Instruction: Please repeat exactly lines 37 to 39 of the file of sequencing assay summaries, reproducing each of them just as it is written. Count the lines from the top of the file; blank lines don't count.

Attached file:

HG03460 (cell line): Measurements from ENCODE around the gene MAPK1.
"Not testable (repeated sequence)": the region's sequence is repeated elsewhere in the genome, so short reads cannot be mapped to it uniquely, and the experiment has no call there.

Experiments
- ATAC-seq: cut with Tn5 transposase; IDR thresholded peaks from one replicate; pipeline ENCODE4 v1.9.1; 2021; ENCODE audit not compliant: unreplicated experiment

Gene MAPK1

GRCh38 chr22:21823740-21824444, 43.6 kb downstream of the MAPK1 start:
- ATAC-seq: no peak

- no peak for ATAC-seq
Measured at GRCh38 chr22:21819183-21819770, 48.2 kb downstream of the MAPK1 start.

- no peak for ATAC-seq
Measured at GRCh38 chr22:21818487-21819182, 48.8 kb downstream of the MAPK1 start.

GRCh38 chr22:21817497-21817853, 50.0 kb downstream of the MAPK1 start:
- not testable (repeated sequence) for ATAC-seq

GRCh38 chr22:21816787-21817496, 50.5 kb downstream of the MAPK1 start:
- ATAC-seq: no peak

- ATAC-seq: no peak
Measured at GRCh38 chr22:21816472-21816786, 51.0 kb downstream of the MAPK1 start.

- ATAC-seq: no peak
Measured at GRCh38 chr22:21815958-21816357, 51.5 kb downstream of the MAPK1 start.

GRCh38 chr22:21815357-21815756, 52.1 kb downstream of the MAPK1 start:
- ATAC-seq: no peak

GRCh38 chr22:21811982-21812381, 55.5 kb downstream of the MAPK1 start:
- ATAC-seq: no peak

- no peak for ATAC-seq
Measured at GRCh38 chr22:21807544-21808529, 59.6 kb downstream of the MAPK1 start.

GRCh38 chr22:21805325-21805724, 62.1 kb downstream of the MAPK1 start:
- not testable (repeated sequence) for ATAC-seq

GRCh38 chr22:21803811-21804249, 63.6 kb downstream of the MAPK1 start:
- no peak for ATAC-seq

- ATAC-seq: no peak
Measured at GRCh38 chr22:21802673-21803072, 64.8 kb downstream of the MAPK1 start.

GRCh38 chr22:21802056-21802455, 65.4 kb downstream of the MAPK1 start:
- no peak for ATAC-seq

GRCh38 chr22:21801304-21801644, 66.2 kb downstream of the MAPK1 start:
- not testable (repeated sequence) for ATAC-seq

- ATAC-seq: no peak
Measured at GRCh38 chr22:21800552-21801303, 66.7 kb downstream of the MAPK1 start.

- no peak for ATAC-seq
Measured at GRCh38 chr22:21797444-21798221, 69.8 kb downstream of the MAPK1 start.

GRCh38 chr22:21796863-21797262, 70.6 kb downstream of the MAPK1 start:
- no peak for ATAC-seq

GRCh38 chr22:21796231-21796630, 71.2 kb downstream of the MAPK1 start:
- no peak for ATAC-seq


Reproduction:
Measured at GRCh38 chr22:21800552-21801303, 66.7 kb downstream of the MAPK1 start.

- no peak for ATAC-seq
Measured at GRCh38 chr22:21797444-21798221, 69.8 kb downstream of the MAPK1 start.